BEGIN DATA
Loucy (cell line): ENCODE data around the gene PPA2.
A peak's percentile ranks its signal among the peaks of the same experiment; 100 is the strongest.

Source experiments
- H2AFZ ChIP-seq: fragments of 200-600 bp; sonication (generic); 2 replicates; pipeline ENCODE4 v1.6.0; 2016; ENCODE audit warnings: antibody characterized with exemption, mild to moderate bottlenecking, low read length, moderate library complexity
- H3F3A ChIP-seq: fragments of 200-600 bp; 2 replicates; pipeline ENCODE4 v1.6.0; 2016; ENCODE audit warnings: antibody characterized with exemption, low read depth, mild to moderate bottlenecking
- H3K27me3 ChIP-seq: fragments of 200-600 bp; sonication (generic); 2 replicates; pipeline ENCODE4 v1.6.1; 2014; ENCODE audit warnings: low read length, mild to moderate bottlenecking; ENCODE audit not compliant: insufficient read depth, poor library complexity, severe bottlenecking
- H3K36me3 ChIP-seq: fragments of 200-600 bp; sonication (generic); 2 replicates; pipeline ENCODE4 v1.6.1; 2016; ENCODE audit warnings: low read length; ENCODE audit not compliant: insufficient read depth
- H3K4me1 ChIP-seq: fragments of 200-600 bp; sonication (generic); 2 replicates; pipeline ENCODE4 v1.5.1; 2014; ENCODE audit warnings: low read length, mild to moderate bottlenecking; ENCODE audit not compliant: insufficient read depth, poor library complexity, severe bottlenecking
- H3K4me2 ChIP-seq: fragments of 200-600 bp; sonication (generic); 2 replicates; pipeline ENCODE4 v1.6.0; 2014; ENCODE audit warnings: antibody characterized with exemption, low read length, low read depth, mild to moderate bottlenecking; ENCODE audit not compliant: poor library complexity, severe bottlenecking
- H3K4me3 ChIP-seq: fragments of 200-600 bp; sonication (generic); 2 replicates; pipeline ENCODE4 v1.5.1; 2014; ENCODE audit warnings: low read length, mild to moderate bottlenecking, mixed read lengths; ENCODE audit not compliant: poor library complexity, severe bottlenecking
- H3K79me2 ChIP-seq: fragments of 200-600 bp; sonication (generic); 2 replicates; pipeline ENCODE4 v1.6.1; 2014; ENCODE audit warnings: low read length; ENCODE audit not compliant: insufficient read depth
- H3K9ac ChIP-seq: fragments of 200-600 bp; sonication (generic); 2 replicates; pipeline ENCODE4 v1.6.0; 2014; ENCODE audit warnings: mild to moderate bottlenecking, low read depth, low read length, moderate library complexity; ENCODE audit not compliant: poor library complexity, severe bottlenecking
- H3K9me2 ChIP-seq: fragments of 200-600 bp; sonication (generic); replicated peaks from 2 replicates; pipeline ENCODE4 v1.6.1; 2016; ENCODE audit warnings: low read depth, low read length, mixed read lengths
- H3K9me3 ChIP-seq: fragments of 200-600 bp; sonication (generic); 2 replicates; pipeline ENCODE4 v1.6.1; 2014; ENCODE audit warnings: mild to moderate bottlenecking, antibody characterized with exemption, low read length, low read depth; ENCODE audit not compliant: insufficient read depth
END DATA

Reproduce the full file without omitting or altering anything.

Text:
Loucy (cell line): ENCODE data around the gene PPA2.
A peak's percentile ranks its signal among the peaks of the same experiment; 100 is the strongest.

Source experiments
- H2AFZ ChIP-seq: fragments of 200-600 bp; sonication (generic); 2 replicates; pipeline ENCODE4 v1.6.0; 2016; ENCODE audit warnings: antibody characterized with exemption, mild to moderate bottlenecking, low read length, moderate library complexity
- H3F3A ChIP-seq: fragments of 200-600 bp; 2 replicates; pipeline ENCODE4 v1.6.0; 2016; ENCODE audit warnings: antibody characterized with exemption, low read depth, mild to moderate bottlenecking
- H3K27me3 ChIP-seq: fragments of 200-600 bp; sonication (generic); 2 replicates; pipeline ENCODE4 v1.6.1; 2014; ENCODE audit warnings: low read length, mild to moderate bottlenecking; ENCODE audit not compliant: insufficient read depth, poor library complexity, severe bottlenecking
- H3K36me3 ChIP-seq: fragments of 200-600 bp; sonication (generic); 2 replicates; pipeline ENCODE4 v1.6.1; 2016; ENCODE audit warnings: low read length; ENCODE audit not compliant: insufficient read depth
- H3K4me1 ChIP-seq: fragments of 200-600 bp; sonication (generic); 2 replicates; pipeline ENCODE4 v1.5.1; 2014; ENCODE audit warnings: low read length, mild to moderate bottlenecking; ENCODE audit not compliant: insufficient read depth, poor library complexity, severe bottlenecking
- H3K4me2 ChIP-seq: fragments of 200-600 bp; sonication (generic); 2 replicates; pipeline ENCODE4 v1.6.0; 2014; ENCODE audit warnings: antibody characterized with exemption, low read length, low read depth, mild to moderate bottlenecking; ENCODE audit not compliant: poor library complexity, severe bottlenecking
- H3K4me3 ChIP-seq: fragments of 200-600 bp; sonication (generic); 2 replicates; pipeline ENCODE4 v1.5.1; 2014; ENCODE audit warnings: low read length, mild to moderate bottlenecking, mixed read lengths; ENCODE audit not compliant: poor library complexity, severe bottlenecking
- H3K79me2 ChIP-seq: fragments of 200-600 bp; sonication (generic); 2 replicates; pipeline ENCODE4 v1.6.1; 2014; ENCODE audit warnings: low read length; ENCODE audit not compliant: insufficient read depth
- H3K9ac ChIP-seq: fragments of 200-600 bp; sonication (generic); 2 replicates; pipeline ENCODE4 v1.6.0; 2014; ENCODE audit warnings: mild to moderate bottlenecking, low read depth, low read length, moderate library complexity; ENCODE audit not compliant: poor library complexity, severe bottlenecking
- H3K9me2 ChIP-seq: fragments of 200-600 bp; sonication (generic); replicated peaks from 2 replicates; pipeline ENCODE4 v1.6.1; 2016; ENCODE audit warnings: low read depth, low read length, mixed read lengths
- H3K9me3 ChIP-seq: fragments of 200-600 bp; sonication (generic); 2 replicates; pipeline ENCODE4 v1.6.1; 2014; ENCODE audit warnings: mild to moderate bottlenecking, antibody characterized with exemption, low read length, low read depth; ENCODE audit not compliant: insufficient read depth